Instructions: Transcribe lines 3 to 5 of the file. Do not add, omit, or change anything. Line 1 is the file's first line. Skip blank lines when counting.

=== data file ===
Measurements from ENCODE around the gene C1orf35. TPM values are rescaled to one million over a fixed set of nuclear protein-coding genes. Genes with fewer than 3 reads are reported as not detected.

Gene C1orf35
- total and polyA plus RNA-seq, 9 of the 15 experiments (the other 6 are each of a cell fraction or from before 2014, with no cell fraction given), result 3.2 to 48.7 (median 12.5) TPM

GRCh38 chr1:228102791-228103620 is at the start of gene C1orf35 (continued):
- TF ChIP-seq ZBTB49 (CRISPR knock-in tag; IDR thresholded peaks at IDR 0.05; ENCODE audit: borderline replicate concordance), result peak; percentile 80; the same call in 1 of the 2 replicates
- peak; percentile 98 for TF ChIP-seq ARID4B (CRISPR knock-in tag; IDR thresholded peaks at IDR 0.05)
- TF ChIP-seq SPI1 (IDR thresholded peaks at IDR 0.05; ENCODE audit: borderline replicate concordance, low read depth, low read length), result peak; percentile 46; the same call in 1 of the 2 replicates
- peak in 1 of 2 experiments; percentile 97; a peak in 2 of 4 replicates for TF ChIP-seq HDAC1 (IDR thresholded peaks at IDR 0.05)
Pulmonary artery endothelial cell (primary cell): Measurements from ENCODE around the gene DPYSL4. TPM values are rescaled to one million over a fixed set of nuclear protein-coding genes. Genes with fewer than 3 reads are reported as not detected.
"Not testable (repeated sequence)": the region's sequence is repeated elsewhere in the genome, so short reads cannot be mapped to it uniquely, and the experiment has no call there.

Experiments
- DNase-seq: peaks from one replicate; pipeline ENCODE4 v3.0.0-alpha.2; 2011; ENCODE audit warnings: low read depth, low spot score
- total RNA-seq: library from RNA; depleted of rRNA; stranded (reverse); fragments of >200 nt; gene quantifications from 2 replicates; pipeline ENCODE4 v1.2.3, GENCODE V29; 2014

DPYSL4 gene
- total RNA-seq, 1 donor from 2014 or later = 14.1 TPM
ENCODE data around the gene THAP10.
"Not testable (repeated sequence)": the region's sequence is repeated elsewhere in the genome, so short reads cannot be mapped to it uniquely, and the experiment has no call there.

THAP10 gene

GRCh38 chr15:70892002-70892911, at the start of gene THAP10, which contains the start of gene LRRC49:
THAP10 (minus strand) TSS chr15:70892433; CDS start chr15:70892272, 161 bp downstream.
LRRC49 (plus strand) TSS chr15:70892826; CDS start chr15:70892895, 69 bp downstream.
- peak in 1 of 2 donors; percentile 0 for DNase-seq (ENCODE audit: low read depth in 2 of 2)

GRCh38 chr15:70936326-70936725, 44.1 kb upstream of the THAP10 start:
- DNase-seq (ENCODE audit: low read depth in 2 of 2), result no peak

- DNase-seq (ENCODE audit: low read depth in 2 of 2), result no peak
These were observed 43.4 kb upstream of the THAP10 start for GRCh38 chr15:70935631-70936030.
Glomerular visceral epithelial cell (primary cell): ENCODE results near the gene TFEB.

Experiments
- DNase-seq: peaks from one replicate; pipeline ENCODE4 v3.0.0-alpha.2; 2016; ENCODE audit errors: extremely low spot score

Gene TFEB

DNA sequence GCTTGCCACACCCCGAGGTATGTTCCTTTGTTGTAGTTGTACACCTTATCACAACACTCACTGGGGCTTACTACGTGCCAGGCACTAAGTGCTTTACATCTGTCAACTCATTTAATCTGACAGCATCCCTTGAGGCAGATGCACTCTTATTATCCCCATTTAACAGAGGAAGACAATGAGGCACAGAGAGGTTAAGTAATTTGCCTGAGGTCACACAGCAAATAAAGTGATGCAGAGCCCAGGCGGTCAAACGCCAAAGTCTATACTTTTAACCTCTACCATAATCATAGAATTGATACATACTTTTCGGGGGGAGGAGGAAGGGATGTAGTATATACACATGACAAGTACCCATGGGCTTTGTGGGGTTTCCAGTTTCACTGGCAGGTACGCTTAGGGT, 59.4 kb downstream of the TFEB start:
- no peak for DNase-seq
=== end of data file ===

- total and polyA plus RNA-seq, 9 of the 15 experiments (the other 6 are each of a cell fraction or from before 2014, with no cell fraction given), result 3.2 to 48.7 (median 12.5) TPM

GRCh38 chr1:228102791-228103620 is at the start of gene C1orf35 (continued):
- TF ChIP-seq ZBTB49 (CRISPR knock-in tag; IDR thresholded peaks at IDR 0.05; ENCODE audit: borderline replicate concordance), result peak; percentile 80; the same call in 1 of the 2 replicates